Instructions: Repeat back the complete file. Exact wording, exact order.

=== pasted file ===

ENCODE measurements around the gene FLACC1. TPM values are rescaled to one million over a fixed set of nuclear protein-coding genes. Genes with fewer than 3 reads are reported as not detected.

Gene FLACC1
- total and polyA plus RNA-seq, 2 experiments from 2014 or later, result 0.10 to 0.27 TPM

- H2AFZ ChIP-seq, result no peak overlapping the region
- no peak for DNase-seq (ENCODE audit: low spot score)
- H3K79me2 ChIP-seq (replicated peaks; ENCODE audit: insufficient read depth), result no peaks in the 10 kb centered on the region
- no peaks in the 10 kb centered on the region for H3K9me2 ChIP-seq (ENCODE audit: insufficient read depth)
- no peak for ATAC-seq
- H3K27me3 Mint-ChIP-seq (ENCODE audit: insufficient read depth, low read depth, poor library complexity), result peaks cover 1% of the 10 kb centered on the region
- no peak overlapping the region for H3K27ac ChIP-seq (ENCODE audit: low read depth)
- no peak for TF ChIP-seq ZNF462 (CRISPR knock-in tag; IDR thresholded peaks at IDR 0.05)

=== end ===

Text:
ENCODE measurements around the gene FLACC1. TPM values are rescaled to one million over a fixed set of nuclear protein-coding genes. Genes with fewer than 3 reads are reported as not detected.

Gene FLACC1
- total and polyA plus RNA-seq, 2 experiments from 2014 or later, result 0.10 to 0.27 TPM

- H2AFZ ChIP-seq, result no peak overlapping the region
- no peak for DNase-seq (ENCODE audit: low spot score)
- H3K79me2 ChIP-seq (replicated peaks; ENCODE audit: insufficient read depth), result no peaks in the 10 kb centered on the region
- no peaks in the 10 kb centered on the region for H3K9me2 ChIP-seq (ENCODE audit: insufficient read depth)
- no peak for ATAC-seq
- H3K27me3 Mint-ChIP-seq (ENCODE audit: insufficient read depth, low read depth, poor library complexity), result peaks cover 1% of the 10 kb centered on the region
- no peak overlapping the region for H3K27ac ChIP-seq (ENCODE audit: low read depth)
- no peak for TF ChIP-seq ZNF462 (CRISPR knock-in tag; IDR thresholded peaks at IDR 0.05)